If you want to eat meat you have to not only nurture - feed and protect - animals throughout their lifetime; you have to kill them at the end. Not so romantic. But we humans have tried to pretend we're not part of this web of life. We say we're not animals, but we are. When we die a lot of our bodies get put in metal boxes which take an awful long time to rot back into the Earth to be returned to the web of life; how silly. Well, if we really want the sustainable community we're always talking about all this has to change. Chemical fertilizers and pesticides? Nope, can't do that any more. As the environmental effects of our trying to beat Nature into submission to give us what we want kick in, we're being forced to consider making friends with our former enemies of all species. We've so tortured the logic of mass production with our gimme mindset that the planet is now literally howling for us to stop - storms, droughts, radical temperature shifts, heat waves, crop failures - all speak with one voice. We are only one part of Nature; the ecosystem as a whole is vastly more powerful than any of it's individual species. And it's time to wake up to that. Debates about how much do we need fossil fuels are nearly totally useless. Nature's going to stop us now for the most part. We're in no position any more to talk about economic development in terms of what we can build. We need to cooperate - with whatever manufacturing and building capacity we have left, understanding that environmental (and also consequent economic) troubles already in the cards are greatly diminishing that capacity - to quickly ramp up locally-grown food (including via fermentation processes) and locally-produced energy. The violent ways of growing food and producing energy - with ever more environmentally destructive agriculture and wars over non-renewable energy sources - are going to stop soon, regardless of whether we as a species decide to change. If we don't stop fighting of our own accord, the ecosystem and it's collapse will stop us.

The Hazelwood Urban Gardens is dedicated to enjoying learning together as we grow the highest quality food to share. Join us, we'll have a good time kicking into high gear a regeneration of the web of life in Hazelwood, the food web in which organic matter is returned to the Earth where it belongs instead of screwing up things the way we have been doing by putting our organic waste in the landfills (where it generates greenhouse gases and disease).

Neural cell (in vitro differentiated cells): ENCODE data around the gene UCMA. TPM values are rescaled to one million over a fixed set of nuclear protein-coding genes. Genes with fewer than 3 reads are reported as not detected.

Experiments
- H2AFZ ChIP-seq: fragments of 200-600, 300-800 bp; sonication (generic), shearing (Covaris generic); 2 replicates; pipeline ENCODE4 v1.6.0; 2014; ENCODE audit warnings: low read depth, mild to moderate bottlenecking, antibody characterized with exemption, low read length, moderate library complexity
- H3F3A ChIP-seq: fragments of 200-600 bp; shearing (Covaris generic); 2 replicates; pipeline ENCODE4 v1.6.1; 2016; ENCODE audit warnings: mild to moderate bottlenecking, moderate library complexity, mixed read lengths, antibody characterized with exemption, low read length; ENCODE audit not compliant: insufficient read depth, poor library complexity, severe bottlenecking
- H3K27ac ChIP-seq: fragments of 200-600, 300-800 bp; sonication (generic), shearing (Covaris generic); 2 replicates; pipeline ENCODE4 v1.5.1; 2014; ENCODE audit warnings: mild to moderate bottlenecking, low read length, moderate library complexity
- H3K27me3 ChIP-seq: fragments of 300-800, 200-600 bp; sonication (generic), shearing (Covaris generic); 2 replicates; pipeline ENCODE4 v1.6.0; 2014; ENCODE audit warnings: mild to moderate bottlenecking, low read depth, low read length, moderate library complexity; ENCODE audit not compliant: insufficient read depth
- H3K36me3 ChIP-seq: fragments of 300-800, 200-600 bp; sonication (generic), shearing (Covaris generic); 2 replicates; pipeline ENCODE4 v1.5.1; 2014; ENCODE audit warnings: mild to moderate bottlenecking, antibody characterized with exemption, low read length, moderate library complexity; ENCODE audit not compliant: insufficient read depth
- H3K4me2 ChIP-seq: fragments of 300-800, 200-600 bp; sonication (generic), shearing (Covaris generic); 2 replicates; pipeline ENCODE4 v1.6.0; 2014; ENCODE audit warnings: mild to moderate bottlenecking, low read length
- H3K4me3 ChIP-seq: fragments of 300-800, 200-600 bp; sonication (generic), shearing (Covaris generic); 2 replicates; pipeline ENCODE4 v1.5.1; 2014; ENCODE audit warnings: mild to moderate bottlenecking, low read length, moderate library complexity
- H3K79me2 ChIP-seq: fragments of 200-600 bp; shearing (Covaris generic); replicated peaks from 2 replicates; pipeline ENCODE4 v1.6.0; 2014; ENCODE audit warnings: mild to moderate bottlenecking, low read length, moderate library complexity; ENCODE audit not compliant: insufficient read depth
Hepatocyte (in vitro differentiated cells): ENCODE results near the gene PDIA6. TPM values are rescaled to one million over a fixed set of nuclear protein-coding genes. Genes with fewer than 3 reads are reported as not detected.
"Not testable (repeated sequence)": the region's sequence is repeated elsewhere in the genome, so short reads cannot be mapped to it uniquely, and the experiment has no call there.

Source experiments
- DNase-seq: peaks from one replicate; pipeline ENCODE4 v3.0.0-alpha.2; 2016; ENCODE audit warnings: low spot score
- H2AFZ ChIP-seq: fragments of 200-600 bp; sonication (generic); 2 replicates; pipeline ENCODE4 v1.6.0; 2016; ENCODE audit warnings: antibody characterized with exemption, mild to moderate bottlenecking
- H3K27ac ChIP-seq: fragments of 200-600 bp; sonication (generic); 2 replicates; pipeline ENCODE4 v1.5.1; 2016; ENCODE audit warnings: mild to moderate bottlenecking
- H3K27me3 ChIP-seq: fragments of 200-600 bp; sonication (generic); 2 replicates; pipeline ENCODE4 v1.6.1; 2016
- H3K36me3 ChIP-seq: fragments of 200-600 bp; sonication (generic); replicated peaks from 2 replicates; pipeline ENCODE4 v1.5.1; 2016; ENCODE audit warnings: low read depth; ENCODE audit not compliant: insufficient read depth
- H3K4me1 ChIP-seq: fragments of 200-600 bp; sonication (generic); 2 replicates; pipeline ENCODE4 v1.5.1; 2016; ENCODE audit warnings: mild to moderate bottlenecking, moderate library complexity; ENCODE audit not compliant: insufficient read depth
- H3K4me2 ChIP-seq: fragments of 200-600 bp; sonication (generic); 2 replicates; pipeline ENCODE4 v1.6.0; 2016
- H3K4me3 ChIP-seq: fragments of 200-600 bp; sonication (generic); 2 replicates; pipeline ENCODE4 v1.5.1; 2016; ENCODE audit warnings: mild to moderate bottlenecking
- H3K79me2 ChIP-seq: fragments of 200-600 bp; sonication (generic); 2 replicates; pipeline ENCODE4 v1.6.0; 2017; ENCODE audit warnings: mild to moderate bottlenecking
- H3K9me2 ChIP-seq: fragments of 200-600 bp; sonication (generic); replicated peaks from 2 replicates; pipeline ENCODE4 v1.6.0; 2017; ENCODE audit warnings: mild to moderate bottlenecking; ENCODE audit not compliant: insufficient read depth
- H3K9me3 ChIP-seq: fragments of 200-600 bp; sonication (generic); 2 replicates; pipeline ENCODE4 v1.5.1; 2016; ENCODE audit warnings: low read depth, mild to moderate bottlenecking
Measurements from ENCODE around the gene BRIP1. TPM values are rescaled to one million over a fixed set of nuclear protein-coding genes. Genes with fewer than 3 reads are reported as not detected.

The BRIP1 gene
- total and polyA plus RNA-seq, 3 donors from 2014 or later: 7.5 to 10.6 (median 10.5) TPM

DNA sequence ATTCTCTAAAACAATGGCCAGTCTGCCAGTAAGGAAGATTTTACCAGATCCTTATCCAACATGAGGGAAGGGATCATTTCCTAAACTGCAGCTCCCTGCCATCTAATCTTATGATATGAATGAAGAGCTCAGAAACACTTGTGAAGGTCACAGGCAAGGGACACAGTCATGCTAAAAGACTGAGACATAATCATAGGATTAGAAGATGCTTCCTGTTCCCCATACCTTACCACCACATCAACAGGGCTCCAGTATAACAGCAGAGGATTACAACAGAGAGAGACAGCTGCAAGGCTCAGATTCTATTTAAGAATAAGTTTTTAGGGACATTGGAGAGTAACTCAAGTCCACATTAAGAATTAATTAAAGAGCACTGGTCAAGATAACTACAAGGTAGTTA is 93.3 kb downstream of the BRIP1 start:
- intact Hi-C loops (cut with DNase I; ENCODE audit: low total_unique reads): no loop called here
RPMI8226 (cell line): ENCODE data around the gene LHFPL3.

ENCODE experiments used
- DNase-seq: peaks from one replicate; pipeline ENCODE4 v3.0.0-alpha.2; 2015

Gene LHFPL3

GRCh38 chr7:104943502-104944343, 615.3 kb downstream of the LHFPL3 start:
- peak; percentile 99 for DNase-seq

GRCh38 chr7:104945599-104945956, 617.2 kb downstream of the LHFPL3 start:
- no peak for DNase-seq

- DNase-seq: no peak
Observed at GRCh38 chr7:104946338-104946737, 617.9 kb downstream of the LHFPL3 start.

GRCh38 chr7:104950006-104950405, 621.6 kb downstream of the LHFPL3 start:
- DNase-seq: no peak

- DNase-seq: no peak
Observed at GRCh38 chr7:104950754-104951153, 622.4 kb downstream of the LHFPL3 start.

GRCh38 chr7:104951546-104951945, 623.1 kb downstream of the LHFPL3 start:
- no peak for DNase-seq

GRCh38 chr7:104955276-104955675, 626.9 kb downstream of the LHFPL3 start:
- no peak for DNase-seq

Monday, January 30, 2012

Microbiodiversity: It's a bug eat bug world...

From Home Composter Handbook page 148:
"...Waste stream managers view composting pri-
marily as a means to divert materials from dis-
posal facilities. The environmental benefits, however, only begin here. Others are derived from use
of the product. These benefits have been widely
reported in the literature - increased aeration,
improved moisture and nutrient retention, de
creased soil erosion, reduced soil surface crusting,
plant disease suppression, improved tilth, etc. In-
deed, the ability of compost to reduce pollutant
carrying runoff and leachate (primarily due to its
organic matter content) can provide surface and
ground water quality benefits...The single most important me a sure of a soil's fertility is its organic con
tent . Compost applied to disturbed or damaged
lands can help restore both organic content and soil...."

Home Composter Handbook

Wednesday, July 13, 2011

food deserts


food deserts, ideas for the food buying club, local fresh organic food sources,...

Long-term goals we're all working toward for the people of Hazelwood - quality food at good prices - lead to some next steps. Sources: local farmers; community gardens; personal gardens; the YMCA garden; food forests. Going to: Fishes and Loaves food buying club; our farmstand; a community grocery store (eventually); Meals on Wheels.

As a soil expert, I am mostly aware of a tight part in the production pipeline - our soil's fertility. Over the years I have reluctantly come to the conclusion that - similar to the saying that it takes a whole village to raise a child - it takes a whole community to produce and protect good soil. It must be understood that the living web of life in an area is central to a soil's productivity. As much as a part of me would like to go off somewhere where I don't have to deal with pollution and ignorance, I know by now that (no matter how much money I might have to e.g. buy a farm), I would always have ignorant and destructive neighbors. We're all downwind and downstream of each other, no matter where we are.